Before the above, must come immediately the evaluation of the potential of what we have before us, the full understanding of its inspirational and edutainment value within and beyond borders, and the must occur support initial engagements that will begin with ‘creative value’ towards bread and butter. Thus, government must proceed to extract for this continuing engagement process, a bureau of minds inclined to the creative industries, to its commerce and its influence market tentacles. Such a bureau will be a complex task, as all its operatives must have the objective awareness and language to conduct and evaluate the conversation of its GDP value with practitioners and trade source data. To save time from public service indifference to this strange language, it must try to understand what has invaded its comfort zone.
The immediate ad hoc policy of engagement will entail small trial runs, that can be recuperated and justified, but it must begin for example with natural gifts of craft for the holidays, and exploration of the negotiated local book reservoir discussed with former Minister Rupert Roopnaraine. Development of skits and plays for school closing periods, and other items with sponsorship potential, which will emerge once the attention is directed at the furniture room of creative industries and those cases of talents and potential begin to be dusted off and perceived in a new light. What must begin to happen towards realising a corps to stage-manage the cultural industry platform is information exchanges, sincere comprehension and not the usual nods of agreement that are followed afterwards in safe areas by the frowns of cluelessness. It cannot be assumed that administrators understand what we do and how best they can support our efforts and the national GDP and employment of talented but unemployable semi-literate citizens in the process.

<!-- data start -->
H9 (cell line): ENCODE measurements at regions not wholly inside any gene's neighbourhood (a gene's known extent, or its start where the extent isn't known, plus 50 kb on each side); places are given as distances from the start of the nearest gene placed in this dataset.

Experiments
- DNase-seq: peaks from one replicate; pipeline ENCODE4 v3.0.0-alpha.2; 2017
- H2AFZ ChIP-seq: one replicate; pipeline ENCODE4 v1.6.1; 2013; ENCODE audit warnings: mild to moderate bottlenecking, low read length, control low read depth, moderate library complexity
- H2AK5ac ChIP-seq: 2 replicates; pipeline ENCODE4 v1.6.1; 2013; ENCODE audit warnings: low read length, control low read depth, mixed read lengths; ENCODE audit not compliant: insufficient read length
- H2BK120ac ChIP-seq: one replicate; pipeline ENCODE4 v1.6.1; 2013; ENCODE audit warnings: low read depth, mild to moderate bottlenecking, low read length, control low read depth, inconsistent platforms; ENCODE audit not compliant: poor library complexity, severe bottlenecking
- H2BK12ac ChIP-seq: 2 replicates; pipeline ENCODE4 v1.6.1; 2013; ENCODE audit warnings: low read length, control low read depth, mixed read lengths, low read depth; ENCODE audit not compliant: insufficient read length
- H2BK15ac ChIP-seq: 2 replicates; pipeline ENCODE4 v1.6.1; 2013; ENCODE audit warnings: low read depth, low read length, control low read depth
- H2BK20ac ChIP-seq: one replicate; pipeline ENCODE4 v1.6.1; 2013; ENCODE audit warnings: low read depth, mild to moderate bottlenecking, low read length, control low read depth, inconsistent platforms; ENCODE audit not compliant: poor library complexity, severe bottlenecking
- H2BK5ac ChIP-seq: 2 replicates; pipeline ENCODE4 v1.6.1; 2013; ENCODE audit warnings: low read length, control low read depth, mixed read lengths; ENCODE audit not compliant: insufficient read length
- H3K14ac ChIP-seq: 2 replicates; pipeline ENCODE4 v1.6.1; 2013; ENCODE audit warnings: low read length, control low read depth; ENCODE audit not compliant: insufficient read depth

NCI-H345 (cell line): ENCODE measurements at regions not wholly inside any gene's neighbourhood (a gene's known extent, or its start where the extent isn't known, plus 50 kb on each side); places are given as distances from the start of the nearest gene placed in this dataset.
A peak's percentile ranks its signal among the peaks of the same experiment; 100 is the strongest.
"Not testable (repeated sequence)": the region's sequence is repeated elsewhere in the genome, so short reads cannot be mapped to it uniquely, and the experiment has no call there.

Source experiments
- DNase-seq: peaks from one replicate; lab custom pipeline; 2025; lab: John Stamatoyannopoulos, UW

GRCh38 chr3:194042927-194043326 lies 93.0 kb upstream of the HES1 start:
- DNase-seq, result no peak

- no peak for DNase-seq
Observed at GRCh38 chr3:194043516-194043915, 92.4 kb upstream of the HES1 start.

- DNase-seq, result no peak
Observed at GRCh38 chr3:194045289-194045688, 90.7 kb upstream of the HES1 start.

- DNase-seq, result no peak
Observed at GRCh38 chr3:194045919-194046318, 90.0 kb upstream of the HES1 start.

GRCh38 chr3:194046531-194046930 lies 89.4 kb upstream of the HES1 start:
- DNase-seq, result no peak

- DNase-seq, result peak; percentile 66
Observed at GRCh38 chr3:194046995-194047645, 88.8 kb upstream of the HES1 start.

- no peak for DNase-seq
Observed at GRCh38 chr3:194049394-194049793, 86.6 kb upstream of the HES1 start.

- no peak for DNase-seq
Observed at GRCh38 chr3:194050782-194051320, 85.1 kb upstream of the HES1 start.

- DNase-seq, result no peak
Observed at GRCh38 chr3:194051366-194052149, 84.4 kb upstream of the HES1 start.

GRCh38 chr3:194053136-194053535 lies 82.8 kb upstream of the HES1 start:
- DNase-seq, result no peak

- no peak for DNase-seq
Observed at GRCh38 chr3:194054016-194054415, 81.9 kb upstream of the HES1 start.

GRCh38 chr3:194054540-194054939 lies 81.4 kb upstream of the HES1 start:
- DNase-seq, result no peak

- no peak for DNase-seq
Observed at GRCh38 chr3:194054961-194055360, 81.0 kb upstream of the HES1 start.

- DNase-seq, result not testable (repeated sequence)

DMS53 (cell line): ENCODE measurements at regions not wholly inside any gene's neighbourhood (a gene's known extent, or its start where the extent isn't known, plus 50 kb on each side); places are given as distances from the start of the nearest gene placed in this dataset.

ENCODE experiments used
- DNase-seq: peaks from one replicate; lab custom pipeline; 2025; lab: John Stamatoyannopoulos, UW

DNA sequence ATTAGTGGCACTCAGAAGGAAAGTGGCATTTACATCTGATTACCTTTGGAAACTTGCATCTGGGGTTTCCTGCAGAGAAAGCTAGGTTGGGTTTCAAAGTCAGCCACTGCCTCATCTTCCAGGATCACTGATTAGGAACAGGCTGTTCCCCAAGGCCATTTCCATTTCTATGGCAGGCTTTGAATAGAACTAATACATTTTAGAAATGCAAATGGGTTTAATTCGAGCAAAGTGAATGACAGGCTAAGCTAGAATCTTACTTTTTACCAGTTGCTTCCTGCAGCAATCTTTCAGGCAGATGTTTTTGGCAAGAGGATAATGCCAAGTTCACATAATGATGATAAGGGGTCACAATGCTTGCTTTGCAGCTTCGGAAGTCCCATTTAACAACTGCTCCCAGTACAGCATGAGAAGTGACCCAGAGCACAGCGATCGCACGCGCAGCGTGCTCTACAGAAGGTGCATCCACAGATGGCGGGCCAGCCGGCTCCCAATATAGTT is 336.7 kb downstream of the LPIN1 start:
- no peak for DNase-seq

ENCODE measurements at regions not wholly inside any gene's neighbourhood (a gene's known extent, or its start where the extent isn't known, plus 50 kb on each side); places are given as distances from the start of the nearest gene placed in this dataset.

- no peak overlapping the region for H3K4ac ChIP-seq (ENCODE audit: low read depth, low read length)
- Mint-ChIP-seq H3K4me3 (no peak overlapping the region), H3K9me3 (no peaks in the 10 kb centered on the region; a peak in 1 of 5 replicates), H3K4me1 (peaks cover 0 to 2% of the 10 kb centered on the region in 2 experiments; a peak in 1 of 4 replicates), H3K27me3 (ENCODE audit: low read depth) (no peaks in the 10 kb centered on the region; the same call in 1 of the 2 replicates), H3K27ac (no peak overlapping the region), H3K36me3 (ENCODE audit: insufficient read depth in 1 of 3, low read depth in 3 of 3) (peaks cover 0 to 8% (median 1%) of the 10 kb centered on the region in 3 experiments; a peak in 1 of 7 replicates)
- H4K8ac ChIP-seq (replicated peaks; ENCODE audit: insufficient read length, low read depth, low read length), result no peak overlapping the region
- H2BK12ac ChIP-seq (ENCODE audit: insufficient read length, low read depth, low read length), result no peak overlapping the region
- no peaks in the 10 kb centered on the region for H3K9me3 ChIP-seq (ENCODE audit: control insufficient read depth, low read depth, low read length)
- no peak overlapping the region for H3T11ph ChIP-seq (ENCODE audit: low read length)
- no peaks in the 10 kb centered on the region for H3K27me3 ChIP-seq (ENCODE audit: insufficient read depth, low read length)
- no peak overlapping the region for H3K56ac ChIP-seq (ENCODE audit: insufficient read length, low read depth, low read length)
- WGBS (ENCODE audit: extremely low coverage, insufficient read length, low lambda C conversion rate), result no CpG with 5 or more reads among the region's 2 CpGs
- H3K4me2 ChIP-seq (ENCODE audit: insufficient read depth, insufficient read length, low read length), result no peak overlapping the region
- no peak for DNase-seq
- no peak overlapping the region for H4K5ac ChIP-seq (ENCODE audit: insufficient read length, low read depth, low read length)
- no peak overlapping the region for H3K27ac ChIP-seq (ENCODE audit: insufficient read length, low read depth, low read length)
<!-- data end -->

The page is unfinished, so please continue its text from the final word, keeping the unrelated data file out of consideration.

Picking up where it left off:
We the legitimate creative industry practitioners must through information protect the administrators not from among us, for among us, though not from us, are delinquents, masqueraders and shapeshifters, who will proceed with more alacrity for the kill. There’s no room for our efforts to be thwarted by negative stereotypes, through examples of disappointment, for hoodwinked, disappointed people; even high officials do not accept self blame, thus, a national directory must exist of our creative people that must accommodate all expressions eligible for copyright and patents.
All that was also presented by Ruel Johnson and will need a reconnaissance bridge period of practical discourse that has not yet begun in all seriousness; the national collective consciousness does not yet exist, the need for improvising towards a real and functional cultural policy must begin with an initial workable agreement, which can only evolve through the process of an engagement of getting to know each other’s immediate needs and ambitions, as all things begin, the same way as between man and woman, a simple courteous “Good evening” which has in many instances led to a fruitful, lifelong relationship. I must, however, conclude this discourse with a factual inclusion of the political hiccups, and the social and economic necessity why we need a cultural policy in place.